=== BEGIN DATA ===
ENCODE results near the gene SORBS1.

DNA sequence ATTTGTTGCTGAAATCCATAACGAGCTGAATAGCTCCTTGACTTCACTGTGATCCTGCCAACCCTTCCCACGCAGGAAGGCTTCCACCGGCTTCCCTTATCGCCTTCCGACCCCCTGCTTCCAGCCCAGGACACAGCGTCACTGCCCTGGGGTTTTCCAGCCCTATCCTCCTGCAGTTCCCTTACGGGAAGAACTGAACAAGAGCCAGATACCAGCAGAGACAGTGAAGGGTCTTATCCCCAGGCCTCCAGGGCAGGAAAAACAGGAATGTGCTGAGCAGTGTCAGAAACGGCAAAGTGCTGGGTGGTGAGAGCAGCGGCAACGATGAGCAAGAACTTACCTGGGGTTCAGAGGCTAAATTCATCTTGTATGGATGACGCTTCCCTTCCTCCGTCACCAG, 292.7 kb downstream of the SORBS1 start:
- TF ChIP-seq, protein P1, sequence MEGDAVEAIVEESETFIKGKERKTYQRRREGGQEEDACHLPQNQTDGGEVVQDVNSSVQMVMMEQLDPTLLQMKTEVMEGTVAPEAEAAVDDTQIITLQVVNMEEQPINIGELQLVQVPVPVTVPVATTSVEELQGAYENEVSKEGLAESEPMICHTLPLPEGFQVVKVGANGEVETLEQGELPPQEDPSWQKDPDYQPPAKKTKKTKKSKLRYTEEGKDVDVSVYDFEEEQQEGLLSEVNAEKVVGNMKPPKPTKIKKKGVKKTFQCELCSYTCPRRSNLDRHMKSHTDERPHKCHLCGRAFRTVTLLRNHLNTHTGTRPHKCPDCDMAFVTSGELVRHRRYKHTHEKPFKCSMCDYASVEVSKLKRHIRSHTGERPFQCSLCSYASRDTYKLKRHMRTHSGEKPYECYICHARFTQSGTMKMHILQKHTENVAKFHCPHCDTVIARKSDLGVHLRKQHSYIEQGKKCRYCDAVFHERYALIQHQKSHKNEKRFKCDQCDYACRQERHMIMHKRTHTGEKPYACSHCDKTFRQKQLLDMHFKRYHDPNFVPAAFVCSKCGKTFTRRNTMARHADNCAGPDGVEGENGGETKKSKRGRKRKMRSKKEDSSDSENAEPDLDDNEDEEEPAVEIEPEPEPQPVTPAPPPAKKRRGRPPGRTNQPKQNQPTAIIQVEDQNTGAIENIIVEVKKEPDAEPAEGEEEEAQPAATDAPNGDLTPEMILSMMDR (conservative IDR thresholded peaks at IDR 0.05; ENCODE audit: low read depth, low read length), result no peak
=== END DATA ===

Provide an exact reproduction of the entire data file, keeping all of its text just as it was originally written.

ENCODE results near the gene SORBS1.

DNA sequence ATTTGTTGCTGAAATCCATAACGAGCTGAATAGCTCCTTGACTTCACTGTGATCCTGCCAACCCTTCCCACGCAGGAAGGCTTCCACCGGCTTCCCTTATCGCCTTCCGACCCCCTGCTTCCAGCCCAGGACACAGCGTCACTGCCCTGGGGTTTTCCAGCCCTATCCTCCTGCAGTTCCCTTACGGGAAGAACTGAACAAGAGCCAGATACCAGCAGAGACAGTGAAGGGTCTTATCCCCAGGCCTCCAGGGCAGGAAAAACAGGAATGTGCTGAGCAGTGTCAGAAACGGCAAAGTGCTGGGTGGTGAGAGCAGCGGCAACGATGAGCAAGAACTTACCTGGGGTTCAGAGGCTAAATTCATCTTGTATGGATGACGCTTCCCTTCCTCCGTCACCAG, 292.7 kb downstream of the SORBS1 start:
- TF ChIP-seq, protein P1, sequence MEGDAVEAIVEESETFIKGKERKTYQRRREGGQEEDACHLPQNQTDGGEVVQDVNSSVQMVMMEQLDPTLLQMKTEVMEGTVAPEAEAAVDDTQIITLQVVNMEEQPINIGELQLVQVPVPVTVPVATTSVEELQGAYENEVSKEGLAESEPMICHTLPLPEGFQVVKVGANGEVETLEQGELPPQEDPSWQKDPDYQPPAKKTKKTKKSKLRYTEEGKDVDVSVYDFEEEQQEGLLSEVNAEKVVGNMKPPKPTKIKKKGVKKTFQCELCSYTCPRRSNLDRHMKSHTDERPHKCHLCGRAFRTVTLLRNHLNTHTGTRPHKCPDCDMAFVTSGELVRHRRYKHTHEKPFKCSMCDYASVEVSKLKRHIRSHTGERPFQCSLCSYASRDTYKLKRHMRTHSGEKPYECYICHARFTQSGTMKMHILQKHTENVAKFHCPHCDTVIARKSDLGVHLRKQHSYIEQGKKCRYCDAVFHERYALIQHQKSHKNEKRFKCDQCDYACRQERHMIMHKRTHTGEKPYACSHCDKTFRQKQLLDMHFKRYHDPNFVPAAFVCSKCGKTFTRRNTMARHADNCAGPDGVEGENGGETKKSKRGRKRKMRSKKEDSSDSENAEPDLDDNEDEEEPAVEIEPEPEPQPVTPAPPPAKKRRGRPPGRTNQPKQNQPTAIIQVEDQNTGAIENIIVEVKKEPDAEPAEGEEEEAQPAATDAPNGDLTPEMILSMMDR (conservative IDR thresholded peaks at IDR 0.05; ENCODE audit: low read depth, low read length), result no peak